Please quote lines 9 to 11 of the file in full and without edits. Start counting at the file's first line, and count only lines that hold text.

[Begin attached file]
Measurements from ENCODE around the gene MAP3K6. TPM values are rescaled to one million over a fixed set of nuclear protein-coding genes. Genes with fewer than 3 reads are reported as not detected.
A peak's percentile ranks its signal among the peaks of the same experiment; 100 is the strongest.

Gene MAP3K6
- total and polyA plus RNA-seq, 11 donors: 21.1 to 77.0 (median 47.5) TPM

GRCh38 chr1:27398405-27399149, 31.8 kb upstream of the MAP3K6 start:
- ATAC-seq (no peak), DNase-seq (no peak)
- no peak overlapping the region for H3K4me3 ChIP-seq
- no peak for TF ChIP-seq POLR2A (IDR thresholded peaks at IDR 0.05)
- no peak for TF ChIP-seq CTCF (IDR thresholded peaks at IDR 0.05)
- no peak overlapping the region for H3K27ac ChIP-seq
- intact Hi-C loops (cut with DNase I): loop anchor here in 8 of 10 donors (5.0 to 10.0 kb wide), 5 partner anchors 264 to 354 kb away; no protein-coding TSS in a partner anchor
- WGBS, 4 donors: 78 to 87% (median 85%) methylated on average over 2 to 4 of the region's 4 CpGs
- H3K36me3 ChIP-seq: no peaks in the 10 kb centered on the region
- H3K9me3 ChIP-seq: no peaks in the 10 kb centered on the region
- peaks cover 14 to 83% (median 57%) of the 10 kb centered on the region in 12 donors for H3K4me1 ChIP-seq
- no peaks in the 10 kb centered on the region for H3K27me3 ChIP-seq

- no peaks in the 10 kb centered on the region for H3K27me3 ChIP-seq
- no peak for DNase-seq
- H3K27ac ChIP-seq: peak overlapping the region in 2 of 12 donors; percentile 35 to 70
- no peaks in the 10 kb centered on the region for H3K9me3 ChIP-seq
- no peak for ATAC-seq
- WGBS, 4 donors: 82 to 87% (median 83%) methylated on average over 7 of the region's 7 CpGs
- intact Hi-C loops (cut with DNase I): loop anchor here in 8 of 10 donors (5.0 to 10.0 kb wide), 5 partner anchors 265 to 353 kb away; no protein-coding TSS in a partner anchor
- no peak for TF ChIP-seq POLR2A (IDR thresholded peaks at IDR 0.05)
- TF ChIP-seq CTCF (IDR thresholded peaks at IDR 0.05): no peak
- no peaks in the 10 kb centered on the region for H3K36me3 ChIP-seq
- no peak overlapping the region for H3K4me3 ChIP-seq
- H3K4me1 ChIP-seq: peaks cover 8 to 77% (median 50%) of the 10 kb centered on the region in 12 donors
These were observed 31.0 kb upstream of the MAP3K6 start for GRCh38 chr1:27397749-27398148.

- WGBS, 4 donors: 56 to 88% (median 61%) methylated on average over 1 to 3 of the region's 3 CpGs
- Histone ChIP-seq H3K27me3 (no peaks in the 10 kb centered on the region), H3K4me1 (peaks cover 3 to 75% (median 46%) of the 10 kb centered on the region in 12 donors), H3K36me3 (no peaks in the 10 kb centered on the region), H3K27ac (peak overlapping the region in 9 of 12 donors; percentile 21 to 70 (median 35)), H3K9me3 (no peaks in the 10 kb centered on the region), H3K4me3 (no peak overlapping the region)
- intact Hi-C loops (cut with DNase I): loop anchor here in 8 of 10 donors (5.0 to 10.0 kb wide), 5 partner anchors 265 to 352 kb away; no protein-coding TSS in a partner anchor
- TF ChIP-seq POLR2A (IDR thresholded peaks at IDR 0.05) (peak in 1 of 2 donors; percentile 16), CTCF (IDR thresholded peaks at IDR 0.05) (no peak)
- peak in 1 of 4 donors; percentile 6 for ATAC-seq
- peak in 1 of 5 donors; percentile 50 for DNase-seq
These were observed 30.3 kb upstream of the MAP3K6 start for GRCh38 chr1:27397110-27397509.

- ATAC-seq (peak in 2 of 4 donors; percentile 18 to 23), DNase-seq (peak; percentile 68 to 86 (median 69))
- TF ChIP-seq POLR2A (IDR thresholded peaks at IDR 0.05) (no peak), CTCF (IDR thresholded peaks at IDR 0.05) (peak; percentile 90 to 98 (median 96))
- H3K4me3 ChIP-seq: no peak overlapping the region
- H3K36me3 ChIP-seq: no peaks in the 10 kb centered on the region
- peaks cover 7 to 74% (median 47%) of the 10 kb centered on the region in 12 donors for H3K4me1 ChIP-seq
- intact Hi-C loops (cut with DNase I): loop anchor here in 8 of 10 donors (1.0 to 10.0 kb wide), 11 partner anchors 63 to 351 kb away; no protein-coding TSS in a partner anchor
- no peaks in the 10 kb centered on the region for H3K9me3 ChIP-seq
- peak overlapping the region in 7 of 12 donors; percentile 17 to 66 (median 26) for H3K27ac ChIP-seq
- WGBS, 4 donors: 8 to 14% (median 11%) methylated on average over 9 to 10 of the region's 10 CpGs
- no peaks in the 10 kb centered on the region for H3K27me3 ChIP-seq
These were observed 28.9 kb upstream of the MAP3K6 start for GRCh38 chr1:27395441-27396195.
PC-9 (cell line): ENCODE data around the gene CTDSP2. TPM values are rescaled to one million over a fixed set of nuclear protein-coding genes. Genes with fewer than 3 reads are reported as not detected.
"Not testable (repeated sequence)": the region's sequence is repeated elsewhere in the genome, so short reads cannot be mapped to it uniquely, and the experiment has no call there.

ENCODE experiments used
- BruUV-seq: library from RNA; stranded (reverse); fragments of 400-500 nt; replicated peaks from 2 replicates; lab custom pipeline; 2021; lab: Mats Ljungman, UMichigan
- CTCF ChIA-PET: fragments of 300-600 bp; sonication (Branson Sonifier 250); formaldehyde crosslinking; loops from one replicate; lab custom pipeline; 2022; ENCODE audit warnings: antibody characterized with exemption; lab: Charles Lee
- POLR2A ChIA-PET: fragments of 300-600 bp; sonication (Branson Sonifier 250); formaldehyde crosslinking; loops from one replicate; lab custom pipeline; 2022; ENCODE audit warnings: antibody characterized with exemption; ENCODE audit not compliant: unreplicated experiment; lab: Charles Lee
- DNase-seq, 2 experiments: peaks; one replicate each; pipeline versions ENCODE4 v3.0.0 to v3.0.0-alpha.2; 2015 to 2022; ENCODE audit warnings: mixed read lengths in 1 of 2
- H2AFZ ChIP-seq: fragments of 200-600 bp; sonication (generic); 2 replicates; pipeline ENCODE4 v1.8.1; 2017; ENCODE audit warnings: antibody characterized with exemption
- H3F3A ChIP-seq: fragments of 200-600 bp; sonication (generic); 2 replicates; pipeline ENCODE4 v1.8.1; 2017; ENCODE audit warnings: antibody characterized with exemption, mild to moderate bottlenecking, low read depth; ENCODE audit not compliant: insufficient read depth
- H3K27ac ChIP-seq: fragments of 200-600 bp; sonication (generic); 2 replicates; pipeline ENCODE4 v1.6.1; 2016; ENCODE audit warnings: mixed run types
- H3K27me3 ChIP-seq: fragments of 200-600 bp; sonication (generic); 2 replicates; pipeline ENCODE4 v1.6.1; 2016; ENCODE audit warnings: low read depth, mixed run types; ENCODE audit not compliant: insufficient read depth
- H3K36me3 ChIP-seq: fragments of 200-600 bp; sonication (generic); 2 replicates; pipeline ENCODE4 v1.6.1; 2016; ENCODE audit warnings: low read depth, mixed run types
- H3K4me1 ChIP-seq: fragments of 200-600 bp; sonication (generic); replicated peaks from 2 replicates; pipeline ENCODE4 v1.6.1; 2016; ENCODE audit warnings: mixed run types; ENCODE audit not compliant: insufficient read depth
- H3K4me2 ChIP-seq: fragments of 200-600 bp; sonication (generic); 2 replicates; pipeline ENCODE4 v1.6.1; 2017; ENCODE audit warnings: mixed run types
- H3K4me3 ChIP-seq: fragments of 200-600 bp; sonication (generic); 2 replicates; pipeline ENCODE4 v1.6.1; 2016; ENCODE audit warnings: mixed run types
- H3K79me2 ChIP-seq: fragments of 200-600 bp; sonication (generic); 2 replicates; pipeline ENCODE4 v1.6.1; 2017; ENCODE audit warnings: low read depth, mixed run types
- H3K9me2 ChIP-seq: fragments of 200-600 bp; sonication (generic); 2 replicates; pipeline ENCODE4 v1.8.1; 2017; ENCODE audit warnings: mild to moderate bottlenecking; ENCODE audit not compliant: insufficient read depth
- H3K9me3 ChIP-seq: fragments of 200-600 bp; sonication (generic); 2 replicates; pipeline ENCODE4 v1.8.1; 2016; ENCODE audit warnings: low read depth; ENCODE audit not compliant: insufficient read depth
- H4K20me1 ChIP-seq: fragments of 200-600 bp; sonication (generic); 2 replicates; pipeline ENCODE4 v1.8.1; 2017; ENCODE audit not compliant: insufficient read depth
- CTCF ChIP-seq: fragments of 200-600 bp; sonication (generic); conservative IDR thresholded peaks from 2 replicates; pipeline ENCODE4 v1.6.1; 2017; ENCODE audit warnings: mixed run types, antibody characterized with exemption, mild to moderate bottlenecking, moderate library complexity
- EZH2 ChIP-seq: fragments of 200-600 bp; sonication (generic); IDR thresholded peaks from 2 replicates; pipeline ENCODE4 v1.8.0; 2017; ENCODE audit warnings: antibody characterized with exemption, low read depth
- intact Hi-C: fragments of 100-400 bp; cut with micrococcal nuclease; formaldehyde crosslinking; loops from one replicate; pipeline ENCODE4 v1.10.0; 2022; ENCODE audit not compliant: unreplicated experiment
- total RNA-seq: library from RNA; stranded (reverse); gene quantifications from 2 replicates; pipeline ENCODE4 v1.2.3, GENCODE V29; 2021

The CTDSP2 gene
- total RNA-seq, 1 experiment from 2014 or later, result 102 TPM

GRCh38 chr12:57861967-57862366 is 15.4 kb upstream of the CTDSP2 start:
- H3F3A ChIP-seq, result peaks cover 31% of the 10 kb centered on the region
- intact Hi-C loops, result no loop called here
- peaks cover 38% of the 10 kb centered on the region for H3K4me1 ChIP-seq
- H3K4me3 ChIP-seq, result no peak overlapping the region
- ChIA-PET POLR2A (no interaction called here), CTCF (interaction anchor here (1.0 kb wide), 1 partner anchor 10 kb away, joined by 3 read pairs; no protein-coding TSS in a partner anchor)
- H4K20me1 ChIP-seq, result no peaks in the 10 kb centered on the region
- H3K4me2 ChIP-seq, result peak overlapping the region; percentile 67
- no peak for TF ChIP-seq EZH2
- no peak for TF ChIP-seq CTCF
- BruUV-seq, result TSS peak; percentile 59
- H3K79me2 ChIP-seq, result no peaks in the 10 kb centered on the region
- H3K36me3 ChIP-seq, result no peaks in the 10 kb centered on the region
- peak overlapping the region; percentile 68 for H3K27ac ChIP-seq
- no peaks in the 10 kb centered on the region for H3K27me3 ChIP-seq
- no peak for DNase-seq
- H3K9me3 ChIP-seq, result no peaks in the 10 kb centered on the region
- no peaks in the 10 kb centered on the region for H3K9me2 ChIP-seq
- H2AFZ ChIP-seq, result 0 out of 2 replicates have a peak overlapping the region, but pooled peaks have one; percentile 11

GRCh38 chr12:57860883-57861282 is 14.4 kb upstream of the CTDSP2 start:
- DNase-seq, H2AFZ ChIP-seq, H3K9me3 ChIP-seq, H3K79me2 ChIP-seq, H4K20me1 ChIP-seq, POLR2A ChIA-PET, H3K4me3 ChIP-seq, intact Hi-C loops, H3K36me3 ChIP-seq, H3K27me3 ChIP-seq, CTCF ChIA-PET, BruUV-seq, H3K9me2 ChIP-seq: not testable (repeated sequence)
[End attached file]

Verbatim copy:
- no peak for TF ChIP-seq CTCF (IDR thresholded peaks at IDR 0.05)
- no peak overlapping the region for H3K27ac ChIP-seq
- intact Hi-C loops (cut with DNase I): loop anchor here in 8 of 10 donors (5.0 to 10.0 kb wide), 5 partner anchors 264 to 354 kb away; no protein-coding TSS in a partner anchor